Historic race in blazing heat

Ian Hammett
Ian Hammett

A fitness expert will be braving the heat in Greece to tackle a 153-mile ultramarathon.

Ian Hammet, 38, a fitness advisor for Bedfordshire Fire and Rescue Service, will be attempting to run the historic Spartathlon ultramarathon on September 29.

The race is considered one of the most gruelling on earth thanks to a 36-hour time limit, temperatures ranging from 4 to 34 degrees and a 1,000-metre mountain pass at 100 miles.

Spartathlon was founded 34 years ago following an RAF expedition but has its origins in Greek history dating back to the Battle of Marathon of 490BC. Less than 100 British people have completed the race.

Ian will be joining a British team to honour the race’s modern father RAF Wing Commander John Foden.

The race has its origins in ancient Greek history when Pheidippides ran the

same route to plead for Spartan help in the 490BC Battle of Marathon.

Wing Commander Foden, who died last year 2016, led a 1982 expedition to re-trace Pheidippides’ footsteps providing the inspiration for Spartathlon which celebrates its 34th edition this year.

The Britih team of 26 will commemorate Wing Cmdr Foden wearing shirts in his memory.

Wg Cdr Foden provided the inspiration for the modern foot race when he led a 1982 RAF expedition, including fellow officers John Scholtens and John McCarthy, to see if they could repeat the journey of Pheidippides, an Athenian messenger with near mythological running powers.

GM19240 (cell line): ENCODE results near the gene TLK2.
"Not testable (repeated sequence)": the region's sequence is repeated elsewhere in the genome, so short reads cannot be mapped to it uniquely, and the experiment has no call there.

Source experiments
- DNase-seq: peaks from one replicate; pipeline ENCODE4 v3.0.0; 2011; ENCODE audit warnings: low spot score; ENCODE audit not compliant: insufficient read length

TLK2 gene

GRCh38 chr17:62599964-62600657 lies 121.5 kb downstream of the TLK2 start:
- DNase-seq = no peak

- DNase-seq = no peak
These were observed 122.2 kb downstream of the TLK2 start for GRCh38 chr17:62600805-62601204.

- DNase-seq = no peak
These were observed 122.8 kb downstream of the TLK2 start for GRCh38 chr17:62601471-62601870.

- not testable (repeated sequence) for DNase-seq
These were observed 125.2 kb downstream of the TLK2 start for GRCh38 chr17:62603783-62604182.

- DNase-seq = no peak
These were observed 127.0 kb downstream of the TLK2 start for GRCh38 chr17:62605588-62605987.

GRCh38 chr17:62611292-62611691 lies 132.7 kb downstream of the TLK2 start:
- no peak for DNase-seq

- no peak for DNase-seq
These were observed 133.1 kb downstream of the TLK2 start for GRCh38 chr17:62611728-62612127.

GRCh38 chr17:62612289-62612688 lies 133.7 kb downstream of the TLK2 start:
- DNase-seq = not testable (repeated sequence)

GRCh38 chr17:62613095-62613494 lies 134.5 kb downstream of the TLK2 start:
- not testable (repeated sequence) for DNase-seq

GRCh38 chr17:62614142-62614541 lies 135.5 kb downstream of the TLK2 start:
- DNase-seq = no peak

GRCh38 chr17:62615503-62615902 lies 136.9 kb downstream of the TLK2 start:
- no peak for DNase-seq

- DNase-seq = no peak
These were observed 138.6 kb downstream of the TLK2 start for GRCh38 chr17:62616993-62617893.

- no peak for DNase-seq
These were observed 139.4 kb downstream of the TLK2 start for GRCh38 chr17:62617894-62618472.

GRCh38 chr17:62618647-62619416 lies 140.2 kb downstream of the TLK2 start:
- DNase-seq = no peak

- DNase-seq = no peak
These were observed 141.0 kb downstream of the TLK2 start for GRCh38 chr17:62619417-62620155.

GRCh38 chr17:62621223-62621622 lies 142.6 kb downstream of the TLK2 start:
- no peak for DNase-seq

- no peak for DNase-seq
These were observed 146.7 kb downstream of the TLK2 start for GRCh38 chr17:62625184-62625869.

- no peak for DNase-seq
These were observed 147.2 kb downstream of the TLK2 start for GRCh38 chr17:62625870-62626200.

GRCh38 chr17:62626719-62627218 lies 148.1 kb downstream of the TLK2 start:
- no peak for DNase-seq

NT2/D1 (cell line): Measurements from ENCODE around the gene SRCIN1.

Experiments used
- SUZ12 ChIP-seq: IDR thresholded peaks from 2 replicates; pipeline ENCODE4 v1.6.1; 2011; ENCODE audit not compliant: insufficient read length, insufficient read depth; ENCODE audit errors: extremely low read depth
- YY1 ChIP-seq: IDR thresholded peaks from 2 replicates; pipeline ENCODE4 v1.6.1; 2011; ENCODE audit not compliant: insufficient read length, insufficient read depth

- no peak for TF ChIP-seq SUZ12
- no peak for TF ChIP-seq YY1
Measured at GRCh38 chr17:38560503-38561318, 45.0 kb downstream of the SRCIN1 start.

After the 1982 expedition proved the distance could be covered in around 36 hours, the first Open International Spartathlon Race took place a year later and the International Spartathlon Association was formed.

The modern race provides a unique set of challenges that often see less than 50 per cent of starters complete the journey.

The 390-strong field will have to cover the 153-mile distance in less than 36 hours, through the early morning rush hour in Athens’ city centre, the blazing heat of late Greek summer and a hand-over-foot ascent to the 3,900ft summit of Mount Parthenion in the dead of night.

There are 75 check points and failing to meet strict time cut-offs at each one sees runners forced to join the “death bus” that sweeps up those whose efforts culminate with the letters DNF (did not finish) after their name.

BST team manager Rob Pinnington said: “John Foden and the RAF expedition played a leading role in making Spartathlon the amazing race it is today. We could think of no better way of honouring his memory than having his famous words provide inspiration to the 2017 British runners on their journey from Athens to Sparta.”